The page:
Wildlife of the Hebrides: What You Can See and When

Wildlife of the Hebrides: What You Can See and When

If you are hoping to experience the sheer joy of seeing beautiful wildlife species flourish in their natural environments, you’ll love the Hebrides. Home to all manner of beings, from puffins to red deer to orcas, the Hebrides archipelago is a real sanctuary. 

Should you be looking to experience the wilder side of the Inner and Outer Hebrides and see some of the beautiful residents, take a look at our guide to the wildlife of the Hebrides. To increase your chances of sightings and practice safe wildlife-watching (for you and the wildlife), you can join up with accredited tours and benefit from rich local knowledge and expertise.  

Resident Wildlife of the Hebrides 


Dolphins cutting through glassy waters around the Hebrides

It’s impossible not to be thrilled at the sight of dolphins slicing through the water with effortless grace and speed. Highly social beings with unique languages that vary from pod to pod, they are known for their beauty, complex emotions, industriousness and playfulness. Always fascinating to watch, both bottlenose and common dolphins can be seen around the west coast of Scotland and throughout the waters of the Hebrides year-round.


An oyster feasting on freshly caught fish

Arguably the Hebrides’ most charismatic full-time residents are its otters. Living along the seashore and in the rivers and lochs of the islands of the Hebrides, these Eurasian otters can grow to over a meter in length. Sourcing their food from the sea, they are often seen basking in the sun or tucking into a tasty morsel amongst the seaweed and rocks of Mull and Skye’s coastline – their thick coats a surprisingly effective camouflage. Listen out for their characteristic “peep” sound as you wander. 

Red Deer

A beautiful red deer with a backdrop of beautiful Hebridean wilderness

Iconic figures gracing the crests of mist-shrouded hills and valley floors, reed deer are some of the Hebrides most majestic residents. They can be seen roaming the hills and moors of Skye, Mull, North Harris, Taransay and more and are always a real pleasure to see – if you are lucky enough, that is. While they can be spotted year-round, they are at their most active during autumn’s rutting season, when the haunting cries of stags carry far and wide on the wind. 


An adorable sea pup on the sand

Both common and grey seals can be seen all year in the Hebrides, either lolling on inshore rocks in the sunshine or bobbing around at sea during fishing trips. If you’d like to glimpse seal pups, grey seal pups are born onshore between late September and November, while common seal pups are born onshore in June. You can often see them on beaches from the cliffs or whilst kayaking, but just remember to keep your distance and avoid disturbing the seals as this can cause them considerable stress and even lead to injury.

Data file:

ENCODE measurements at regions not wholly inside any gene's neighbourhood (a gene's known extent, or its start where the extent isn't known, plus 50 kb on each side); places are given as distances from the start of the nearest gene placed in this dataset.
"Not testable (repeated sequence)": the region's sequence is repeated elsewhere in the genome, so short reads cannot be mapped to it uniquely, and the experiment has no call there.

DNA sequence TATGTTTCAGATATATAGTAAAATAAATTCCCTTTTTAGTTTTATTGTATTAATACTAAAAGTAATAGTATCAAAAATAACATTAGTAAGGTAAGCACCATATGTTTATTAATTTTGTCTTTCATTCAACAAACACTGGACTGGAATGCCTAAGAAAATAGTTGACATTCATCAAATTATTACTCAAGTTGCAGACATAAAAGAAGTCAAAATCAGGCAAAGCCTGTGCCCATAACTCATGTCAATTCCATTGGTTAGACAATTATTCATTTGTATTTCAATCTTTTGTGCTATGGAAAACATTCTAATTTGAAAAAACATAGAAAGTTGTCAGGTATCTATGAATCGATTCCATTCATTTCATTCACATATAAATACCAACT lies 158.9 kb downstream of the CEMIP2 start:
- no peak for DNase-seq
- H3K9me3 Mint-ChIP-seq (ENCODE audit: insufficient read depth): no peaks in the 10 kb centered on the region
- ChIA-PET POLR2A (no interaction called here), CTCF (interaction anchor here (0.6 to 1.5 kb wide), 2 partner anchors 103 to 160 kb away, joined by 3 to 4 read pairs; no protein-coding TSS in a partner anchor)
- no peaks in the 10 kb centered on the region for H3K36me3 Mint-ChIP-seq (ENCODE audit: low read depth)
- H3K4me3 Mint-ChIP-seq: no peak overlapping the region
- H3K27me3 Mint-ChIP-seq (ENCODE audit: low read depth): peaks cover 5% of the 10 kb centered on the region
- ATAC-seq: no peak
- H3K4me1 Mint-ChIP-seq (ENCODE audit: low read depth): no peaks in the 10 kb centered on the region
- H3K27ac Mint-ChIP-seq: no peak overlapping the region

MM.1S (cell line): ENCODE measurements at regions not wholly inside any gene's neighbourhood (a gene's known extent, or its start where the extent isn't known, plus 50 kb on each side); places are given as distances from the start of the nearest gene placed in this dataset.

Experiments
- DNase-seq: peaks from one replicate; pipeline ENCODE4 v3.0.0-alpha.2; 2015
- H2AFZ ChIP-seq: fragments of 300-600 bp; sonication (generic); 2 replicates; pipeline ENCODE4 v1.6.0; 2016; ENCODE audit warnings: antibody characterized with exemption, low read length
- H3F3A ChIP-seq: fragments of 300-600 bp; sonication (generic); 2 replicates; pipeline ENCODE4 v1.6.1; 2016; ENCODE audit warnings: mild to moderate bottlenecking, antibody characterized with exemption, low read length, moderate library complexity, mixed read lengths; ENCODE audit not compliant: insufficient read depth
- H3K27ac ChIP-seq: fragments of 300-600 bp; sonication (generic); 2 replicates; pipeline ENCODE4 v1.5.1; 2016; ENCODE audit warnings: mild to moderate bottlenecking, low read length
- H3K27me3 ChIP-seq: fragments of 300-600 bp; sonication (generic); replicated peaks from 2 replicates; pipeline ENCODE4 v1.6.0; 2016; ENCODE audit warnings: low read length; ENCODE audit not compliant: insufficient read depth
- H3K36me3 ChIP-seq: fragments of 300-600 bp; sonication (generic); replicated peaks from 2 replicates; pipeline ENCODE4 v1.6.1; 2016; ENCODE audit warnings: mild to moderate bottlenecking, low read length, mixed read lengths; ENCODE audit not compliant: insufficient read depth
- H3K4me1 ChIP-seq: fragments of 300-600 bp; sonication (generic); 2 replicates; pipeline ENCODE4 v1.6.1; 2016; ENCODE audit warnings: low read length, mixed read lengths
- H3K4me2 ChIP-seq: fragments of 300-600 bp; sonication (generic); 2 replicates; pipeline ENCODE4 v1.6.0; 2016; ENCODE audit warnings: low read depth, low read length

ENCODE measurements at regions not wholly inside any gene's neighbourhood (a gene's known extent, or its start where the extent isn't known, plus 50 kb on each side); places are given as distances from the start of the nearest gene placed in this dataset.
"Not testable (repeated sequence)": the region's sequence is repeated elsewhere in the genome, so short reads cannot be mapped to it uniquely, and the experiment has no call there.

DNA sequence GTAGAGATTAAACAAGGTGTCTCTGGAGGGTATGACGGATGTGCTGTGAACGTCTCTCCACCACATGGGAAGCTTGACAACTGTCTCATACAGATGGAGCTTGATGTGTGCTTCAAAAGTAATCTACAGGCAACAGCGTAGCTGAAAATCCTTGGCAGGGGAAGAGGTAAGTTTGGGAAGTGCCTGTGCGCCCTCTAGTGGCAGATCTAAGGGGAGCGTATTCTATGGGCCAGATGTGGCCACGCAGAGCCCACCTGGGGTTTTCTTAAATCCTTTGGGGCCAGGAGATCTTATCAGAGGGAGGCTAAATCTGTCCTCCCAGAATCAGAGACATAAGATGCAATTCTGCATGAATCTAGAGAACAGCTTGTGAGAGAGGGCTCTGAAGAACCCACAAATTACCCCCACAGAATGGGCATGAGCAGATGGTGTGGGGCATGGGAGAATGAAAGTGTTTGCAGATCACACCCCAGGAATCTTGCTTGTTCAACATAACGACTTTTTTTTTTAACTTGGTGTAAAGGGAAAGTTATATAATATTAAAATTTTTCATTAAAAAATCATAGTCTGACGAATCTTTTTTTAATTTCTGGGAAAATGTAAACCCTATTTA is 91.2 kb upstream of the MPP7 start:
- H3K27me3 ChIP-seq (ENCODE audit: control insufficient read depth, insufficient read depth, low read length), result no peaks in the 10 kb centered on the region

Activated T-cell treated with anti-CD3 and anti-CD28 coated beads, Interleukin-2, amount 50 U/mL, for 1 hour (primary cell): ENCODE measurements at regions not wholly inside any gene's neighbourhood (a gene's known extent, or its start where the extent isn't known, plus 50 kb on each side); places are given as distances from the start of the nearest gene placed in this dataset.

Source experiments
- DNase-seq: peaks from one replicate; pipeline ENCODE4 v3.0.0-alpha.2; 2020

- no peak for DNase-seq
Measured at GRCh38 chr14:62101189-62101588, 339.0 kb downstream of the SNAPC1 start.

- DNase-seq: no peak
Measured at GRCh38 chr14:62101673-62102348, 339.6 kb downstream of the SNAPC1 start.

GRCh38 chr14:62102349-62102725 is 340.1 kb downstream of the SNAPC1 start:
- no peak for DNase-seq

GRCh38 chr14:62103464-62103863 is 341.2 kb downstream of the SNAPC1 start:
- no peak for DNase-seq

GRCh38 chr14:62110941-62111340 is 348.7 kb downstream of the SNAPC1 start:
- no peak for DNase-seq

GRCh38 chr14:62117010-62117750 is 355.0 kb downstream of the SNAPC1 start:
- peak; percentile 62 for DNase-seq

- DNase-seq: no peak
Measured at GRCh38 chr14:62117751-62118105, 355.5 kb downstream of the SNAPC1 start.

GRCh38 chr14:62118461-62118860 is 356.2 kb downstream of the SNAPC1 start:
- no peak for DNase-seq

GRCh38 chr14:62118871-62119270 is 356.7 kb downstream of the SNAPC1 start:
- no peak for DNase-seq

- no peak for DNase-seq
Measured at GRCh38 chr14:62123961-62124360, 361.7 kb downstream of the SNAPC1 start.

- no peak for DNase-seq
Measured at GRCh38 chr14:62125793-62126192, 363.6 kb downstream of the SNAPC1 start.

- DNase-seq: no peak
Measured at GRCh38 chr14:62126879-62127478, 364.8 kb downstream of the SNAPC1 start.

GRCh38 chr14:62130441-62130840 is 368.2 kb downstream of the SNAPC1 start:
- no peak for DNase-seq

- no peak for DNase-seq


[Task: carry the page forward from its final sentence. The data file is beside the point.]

White-Tailed Sea Eagles 

A white-tailed sea eagle flying against a backdrop of mountains

The largest bird in the UK, white tailed sea eagles command awe. Standing at nearly a meter tall and with an enormous wingspan of up to 2.5 metres, they are perfectly attuned for catching and killing a variety of prey including fish, rabbits and seabirds. Despite becoming extinct in the UK in the early 20th Century, their numbers have made a successful comeback thanks to dedicated reintroduction programmes. Happily, they can now be seen around the islands of the Inner and Outer Hebrides, including the Isle of Rum and Isle of Mull.

Migratory Wildlife of the Hebrides

Minke Whales

A Minke whale breaching the water off Hebridean coastline

If you are staying in the Hebrides between May and October, you may be lucky enough to spot Minke whales during an accredited wildlife safari. With boat trips exploring the coasts of many of the Inner and Outer Hebridean islands, you may well get the chance to see these distinctive looking baleen whales feeding and socialising in family groups. Some of the best places to see them are off the islands of Lewis and Harris, Skye and Mull. 


An orca mid-jump above the sea's surface

Some of the Hebrides’ most elusive visitors are its orcas. Despite their size and striking markings, orcas are only rarely spotted around the Hebridean islands – but this only serves to make sightings all the more of a privilege. Frequenting the waters of the west and north coasts of Scotland, these social family pods make themselves busy living and hunting together. Generally, they come to the Hebrides between May and August each year when they come closer to shore to hunt seals and their pups. 


A pair of beautiful puffins on a sunny day

Arriving in the spring and staying until late summer, puffins are regular visitors to the Hebrides each year. Having spent up to 8 months at sea, these beautiful yet hardy birds return to land to reclaim their favourite nesting spots and rear their young. For wildlife-lovers, the best time to see puffins is between April and August, when their colourful, painted faces can be seen peering out from rocky crevices and grassy burrows on coastal cliffs and offshore islands. For your best chances to see them, visit St Kilda, the Isle of Mull and Staffa National Nature Reserve.

Feeling inspired? Take a look at our luxury cottages on the Isle of Mull here.

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